“This Easter is different. We will not go to our villages, we will not roast in our yards, we will not go to our churches. And of course, we will not gather in the homes of relatives and friends,” government spokesman Stelios Petsas said. “For us to continue being together, this year we stay apart.”
Easter services will be held behind closed doors with only the priest and essential staff. They will be broadcast live on television and streamed on the internet.
One particularly complex issue is how to handle the “Holy Light,” the flame distributed throughout the Orthodox world each year from the Church of the Holy Sepulcher in Jerusalem to mark the resurrection of Christ.
Greek and Russian authorities have arranged to pick the flame up from Israel, but will not distribute it. Cyprus won’t even pick it up; there is “no need,” the island nation’s Archbishop Chrysostomos said.
“Today, faith is not at risk but the faithful are,” said Cyprus President Nicos Anastasiades.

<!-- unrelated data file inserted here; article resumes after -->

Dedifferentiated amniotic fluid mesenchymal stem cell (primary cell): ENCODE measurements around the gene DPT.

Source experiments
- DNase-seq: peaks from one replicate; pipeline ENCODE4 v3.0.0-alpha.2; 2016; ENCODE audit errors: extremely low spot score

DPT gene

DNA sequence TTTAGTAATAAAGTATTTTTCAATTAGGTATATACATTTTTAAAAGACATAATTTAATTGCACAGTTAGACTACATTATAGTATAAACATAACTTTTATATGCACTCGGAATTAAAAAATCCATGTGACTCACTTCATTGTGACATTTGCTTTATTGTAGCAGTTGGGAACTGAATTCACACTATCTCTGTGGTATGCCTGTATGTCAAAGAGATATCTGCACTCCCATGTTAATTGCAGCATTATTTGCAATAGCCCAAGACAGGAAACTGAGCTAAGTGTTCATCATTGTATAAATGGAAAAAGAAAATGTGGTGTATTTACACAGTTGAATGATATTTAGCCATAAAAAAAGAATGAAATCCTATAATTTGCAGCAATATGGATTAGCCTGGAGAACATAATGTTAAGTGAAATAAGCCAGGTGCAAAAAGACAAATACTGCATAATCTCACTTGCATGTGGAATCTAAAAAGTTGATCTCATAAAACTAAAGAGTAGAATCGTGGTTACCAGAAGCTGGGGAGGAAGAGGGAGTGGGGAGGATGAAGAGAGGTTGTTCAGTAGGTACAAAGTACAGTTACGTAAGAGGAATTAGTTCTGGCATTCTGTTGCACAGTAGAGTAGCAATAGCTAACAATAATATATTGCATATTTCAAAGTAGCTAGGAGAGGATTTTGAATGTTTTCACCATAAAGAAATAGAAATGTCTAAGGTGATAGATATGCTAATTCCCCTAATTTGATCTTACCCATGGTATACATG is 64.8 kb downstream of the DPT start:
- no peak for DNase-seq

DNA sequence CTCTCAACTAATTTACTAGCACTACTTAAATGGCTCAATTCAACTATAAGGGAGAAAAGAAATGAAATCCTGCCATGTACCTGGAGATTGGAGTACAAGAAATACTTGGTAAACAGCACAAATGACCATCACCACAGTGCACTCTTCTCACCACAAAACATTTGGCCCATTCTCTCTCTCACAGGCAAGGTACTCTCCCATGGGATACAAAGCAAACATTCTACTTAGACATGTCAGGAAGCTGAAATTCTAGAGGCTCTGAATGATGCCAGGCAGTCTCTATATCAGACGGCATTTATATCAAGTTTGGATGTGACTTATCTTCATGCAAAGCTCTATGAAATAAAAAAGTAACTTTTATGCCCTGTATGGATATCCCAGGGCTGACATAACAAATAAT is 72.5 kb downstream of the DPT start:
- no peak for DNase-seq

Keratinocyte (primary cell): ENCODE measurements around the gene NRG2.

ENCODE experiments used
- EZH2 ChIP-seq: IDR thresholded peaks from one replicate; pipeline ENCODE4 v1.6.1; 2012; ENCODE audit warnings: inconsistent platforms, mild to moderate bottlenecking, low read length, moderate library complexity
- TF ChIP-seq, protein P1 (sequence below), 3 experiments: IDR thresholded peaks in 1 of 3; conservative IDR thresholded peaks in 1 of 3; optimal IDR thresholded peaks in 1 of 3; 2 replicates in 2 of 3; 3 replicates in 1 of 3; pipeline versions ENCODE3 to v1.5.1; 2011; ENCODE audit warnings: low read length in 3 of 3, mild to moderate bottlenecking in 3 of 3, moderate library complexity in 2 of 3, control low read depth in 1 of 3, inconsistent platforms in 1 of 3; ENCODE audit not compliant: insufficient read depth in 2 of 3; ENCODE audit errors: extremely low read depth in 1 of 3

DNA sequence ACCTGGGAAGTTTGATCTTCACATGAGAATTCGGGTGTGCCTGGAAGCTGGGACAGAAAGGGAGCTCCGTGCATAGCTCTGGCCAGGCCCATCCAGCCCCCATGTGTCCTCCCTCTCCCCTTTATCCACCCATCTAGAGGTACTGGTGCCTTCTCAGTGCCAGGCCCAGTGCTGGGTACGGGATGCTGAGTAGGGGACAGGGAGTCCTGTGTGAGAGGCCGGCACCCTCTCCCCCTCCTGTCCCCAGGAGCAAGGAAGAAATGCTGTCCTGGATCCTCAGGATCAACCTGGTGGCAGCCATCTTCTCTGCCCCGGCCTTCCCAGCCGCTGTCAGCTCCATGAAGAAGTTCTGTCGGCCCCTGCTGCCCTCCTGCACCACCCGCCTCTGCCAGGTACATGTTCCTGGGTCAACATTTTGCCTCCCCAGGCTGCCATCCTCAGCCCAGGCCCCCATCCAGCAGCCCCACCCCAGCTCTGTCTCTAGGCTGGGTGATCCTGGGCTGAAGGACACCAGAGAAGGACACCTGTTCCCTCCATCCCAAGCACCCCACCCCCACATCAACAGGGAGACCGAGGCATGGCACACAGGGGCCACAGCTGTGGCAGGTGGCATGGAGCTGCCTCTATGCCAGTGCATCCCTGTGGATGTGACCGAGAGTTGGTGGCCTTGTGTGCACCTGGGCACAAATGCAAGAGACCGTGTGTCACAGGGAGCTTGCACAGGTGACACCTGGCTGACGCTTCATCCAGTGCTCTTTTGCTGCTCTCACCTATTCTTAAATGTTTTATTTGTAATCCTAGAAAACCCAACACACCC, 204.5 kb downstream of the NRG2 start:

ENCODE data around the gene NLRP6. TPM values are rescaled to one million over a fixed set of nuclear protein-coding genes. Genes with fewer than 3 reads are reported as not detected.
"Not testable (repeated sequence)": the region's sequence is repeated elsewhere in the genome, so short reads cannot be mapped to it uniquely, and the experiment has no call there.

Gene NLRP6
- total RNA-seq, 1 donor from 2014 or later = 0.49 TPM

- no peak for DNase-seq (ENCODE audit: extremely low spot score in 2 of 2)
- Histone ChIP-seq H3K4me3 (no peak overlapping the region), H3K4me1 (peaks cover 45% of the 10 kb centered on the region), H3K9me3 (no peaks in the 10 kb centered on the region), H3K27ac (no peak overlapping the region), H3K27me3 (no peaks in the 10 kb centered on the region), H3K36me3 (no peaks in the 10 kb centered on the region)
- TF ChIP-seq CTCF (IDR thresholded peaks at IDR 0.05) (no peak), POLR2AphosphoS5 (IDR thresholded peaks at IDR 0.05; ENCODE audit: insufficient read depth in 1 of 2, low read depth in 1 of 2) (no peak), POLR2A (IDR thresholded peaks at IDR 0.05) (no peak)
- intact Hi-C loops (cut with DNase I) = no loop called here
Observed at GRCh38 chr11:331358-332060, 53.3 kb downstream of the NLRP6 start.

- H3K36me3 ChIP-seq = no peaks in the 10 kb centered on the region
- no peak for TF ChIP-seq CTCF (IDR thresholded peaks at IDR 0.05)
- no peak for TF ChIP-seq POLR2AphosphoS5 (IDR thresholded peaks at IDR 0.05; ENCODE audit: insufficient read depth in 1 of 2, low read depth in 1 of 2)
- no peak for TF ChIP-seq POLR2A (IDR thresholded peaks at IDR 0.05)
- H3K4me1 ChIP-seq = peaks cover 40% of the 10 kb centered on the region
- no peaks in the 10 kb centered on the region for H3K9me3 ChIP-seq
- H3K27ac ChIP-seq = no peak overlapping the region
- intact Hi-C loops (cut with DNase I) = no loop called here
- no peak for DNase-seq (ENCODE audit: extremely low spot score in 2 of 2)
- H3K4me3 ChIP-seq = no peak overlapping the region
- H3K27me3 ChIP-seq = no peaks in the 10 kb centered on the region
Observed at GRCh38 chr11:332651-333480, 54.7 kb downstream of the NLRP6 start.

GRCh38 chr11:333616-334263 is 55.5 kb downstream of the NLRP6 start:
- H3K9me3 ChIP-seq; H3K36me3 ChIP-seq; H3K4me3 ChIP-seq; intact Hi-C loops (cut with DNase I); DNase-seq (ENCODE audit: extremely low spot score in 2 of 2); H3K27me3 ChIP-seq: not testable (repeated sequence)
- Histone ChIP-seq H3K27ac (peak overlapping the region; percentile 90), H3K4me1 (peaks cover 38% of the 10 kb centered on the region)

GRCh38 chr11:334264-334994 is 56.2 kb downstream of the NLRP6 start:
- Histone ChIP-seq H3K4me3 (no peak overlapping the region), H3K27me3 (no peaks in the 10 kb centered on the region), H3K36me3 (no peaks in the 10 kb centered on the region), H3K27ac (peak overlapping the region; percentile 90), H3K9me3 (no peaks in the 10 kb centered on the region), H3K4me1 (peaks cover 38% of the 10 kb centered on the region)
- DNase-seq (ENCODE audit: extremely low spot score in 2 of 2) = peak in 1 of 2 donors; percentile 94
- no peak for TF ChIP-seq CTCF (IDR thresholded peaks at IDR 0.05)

Patriarch Bartholomew I, spiritual leader of the world’s Orthodox, has urged the faithful to adhere to government measures and World Health Organization guidelines. But keeping people out of churches has not proved easy.
In Serbia and North Macedonia, authorities imposed nationwide curfews from Good Friday through Easter Monday. Ethiopia, with the largest Orthodox population outside Europe, also restricted access to liturgies and deployed security outside churches. Liturgies are broadcast live, although several churches outside the capital, Addis Ababa, were violating restrictions, alarming authorities.
But in some Orthodox countries, such as Georgia and Bulgaria, limited church services will go ahead.
In Greece, after days of delicate diplomacy with the country’s powerful Orthodox Church, the government banned the public from all services after the church’s governing body imposed restrictions but not a full shutdown. Authorities also quickly scotched a Greek mayor’s plans to distribute the “Holy Light” door-to-door throughout his municipality just after midnight on Saturday.
Some priests have defied the shutdown. One recently offered communion — where the faithful sip from the same spoon — through an Athens church’s back door.